For the Apple TV+ miniseries ‘Lisey’s Story’, Stephen King has taken it upon himself to adapt what he has described as one of his own favourite books, the tale of a writer (dead, not quite departed) and the woman who loves him.
It’s an A-list cast. Clive Owen plays Scott, the writer, successful on par with King himself, but with a Pulitzer Prize and a National Book Award besides. He has been dead a couple of years when the story begins — the novel was partially inspired by King’s brushes with death — but will appear plenty, in flashbacks, dreams, visions and a sort of purgatory where much crucial action will take place, and in and out of which certain characters will travel with relative ease. Julianne Moore plays Lisey, Scott’s widow.
Joan Allen is her sister Amanda, who has some psychological problems, and Jennifer Jason Leigh is her sister Darla, who doesn’t. Dane DeHaan plays the demented fan who drives one of two violent storylines; Michael Pitt is Scott’s father, who drives the other. Ron Cephas Jones plays an academic with an outsized sense of entitlement — another brand of misguided admirer. (The story plays in parts like a variation on the themes of King’s “Misery.” One imagines he has had plenty of experience of readers who thought he was sending them messages or stealing their thoughts, or owes them something for making them feel that they owe him something.)
Though King has stated his dislike of Stanley Kubrick’s “The Shining,” “Lisey’s Story” seems to take cues from its pacing, composition and camerawork, with a similar emphasis on scenes that put a few bodies in a big space. In any case, it swings for something big and cinematic and artistic and deep, which you may take as a good plan or a bad one. It is the sort of work that some will find ineffably beautiful and others unbearably tiresome. Acknowledging its prettiness and production values, and some excellent performances, I found it better than unbearable but something less than beautiful.
Directed throughout by Chilean filmmaker Pablo Larrain (“Jackie” is one of his American films), it establishes an atmosphere of mournful dread from the first frame and rarely takes its foot off that pedal; it is spooky nearly all the time, even when characters are briefly enjoying themselves, which has the effect of undercutting the spookiness. And where the story on the page is full of King’s stream-of-consciousness quotidian asides — like the cost of a plastic bucket and where it was bought — that suggest the characters sometimes do normal things normally, the miniseries is nearly all peaks and valleys, agonies and ecstasies, with a mournful score and muted palette. It gets very dark — literally dark — at times; anyone who had difficulty with the final season of “Game of Thrones” is forewarned. (There is a lot of whispering too, and a bit of howling, so adjust your volume accordingly.)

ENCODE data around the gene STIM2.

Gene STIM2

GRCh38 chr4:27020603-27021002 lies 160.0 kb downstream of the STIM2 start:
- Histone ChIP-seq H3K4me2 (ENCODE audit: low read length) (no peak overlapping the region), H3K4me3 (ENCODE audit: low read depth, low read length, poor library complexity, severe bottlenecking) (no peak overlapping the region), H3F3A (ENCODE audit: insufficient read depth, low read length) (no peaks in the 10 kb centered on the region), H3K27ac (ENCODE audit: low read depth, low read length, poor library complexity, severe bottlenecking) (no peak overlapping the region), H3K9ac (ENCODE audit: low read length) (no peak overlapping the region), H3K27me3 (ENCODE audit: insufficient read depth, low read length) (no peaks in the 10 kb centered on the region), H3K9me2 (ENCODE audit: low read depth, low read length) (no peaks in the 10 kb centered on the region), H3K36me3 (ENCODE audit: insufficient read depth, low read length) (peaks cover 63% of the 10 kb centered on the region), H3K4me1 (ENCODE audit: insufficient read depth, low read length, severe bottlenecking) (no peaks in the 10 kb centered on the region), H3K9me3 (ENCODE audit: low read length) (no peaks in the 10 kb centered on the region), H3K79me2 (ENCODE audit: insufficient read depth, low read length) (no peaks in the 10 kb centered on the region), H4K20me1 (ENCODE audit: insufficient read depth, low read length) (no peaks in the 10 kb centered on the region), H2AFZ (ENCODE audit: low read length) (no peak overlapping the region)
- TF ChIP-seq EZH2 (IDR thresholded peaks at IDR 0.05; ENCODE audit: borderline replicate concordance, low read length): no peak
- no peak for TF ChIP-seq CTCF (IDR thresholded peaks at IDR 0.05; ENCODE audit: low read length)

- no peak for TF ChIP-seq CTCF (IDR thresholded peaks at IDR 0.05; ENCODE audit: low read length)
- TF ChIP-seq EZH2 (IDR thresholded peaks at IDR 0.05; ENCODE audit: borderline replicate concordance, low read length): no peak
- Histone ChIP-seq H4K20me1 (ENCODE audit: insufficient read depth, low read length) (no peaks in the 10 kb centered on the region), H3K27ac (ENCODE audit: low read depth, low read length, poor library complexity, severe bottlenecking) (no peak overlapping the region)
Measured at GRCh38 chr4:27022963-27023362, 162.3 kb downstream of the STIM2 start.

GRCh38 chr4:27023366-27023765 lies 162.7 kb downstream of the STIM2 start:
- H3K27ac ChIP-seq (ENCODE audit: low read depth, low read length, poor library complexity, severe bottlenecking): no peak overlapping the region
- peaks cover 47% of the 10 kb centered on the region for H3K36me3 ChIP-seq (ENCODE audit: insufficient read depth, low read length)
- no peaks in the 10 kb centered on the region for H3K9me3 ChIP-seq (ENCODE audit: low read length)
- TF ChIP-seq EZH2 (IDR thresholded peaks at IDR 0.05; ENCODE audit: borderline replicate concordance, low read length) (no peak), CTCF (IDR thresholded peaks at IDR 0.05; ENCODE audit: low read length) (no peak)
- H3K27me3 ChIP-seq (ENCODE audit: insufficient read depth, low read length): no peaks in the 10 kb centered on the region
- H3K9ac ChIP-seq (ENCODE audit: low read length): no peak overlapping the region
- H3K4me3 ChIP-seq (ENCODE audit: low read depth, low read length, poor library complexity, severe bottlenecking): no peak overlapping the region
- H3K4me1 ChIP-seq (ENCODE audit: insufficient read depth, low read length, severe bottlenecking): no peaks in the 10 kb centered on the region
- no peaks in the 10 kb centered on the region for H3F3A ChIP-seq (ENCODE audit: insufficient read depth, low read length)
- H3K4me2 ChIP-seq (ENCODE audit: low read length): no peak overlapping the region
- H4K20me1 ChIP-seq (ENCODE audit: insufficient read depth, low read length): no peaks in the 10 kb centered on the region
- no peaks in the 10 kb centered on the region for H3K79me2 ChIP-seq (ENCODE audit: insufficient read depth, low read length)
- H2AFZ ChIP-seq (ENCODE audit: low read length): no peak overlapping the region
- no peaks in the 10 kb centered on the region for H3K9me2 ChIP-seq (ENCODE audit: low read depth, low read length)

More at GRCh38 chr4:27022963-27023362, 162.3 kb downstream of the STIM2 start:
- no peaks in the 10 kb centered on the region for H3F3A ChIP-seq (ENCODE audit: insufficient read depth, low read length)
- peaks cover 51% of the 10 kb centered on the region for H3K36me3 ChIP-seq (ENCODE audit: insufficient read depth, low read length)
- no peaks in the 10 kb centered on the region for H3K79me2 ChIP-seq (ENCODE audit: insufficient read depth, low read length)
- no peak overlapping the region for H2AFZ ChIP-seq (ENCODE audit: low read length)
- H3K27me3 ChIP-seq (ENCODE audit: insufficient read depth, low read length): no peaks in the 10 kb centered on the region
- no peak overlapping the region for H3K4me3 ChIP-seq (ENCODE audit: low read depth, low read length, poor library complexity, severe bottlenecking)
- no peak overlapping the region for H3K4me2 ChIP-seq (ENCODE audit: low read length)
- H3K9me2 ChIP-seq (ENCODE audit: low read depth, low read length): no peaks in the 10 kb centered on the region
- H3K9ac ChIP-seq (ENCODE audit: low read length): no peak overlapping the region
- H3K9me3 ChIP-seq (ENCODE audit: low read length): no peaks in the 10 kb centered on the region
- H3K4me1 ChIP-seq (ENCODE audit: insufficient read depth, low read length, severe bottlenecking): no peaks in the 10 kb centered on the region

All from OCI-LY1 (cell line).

King begins the novel, which is dedicated to his wife, author Tabitha King, with “To the public eye, the spouses of well-known writers are all but invisible.” Yet he gives Lisey little life of her own; she is an appurtenance, a helpmate, sometimes a saviour to her well-known writer spouse, and a little bit of an action heroine, but without intellectual interests, or hobbies or even any sort of job of her own. (“From the first she felt interest coming from him… that she could hardly believe,” King writes, “because he’s so much smarter and so talented.”) She is not even arranging his papers, the MacGuffin that triggers the present-day plot and sets DeHaan’s obsessed psycho spinning. Notwithstanding Scott’s declaration, “You are every story,” among oft-repeated mutual pledges of love, she’s barely a muse.
This is true of the television version, but Moore, being the actress she is, gives Lisey presence and force — she goes all in, without going over the top. Indeed, the performers are committed from their head down to their toes, and if Owen fares less well as King’s quasi-stand-in, it is a less profitable role, in which he is regularly called upon to stare off into space, speak in the voice of his much younger self — a little boy growing up in a strange, haunted household — and speak for the author on matters creative: “Every poet, artist, storyteller, they go to the pool; it’s dangerous, but it also heals and renews, like the human imagination.” (The water motif — there are actual pools, ordinary and magic — is expanded upon here, with good effect, as a portal to Boo’ya Moon, the story’s other world.)
As the miniseries’ screenwriter, King — who can go on for pages relating what might easily be said in a paragraph — has done a good job of trimming scenes to their essence, and what he’s added tends to enlarge and clarify the narrative. That Leigh’s Darla has been given more to do here, closer to the action, is a happy change, as she is not afflicted with otherworldly heebie-jeebies or saddled with great pain or, for that matter, in thrall to some great love — but she is real and funny, in an eight-hour series in which almost nothing else is, and grounds the story whenever she shows up. DeHaan’s character has also been given new scenes to shore up his obsessiveness. Like the book, the telefilm is non-linear and multi-planar, and it is not that too much happens, but that what happens happens slowly — which means the (very) violent parts play out at length — and that the story circles back upon itself. It can feel like a bit of a slog. Still, unless they are particularly attached to some excised minor characters and plot digressions, fans of the novel should appreciate the screen translation. Boo’ya Moon is nicely rendered — it has the feel of 19th-century fantasy paintings — and its monster more elaborately imagined than in the novel, which will only have you looking up the definition of “piebald.”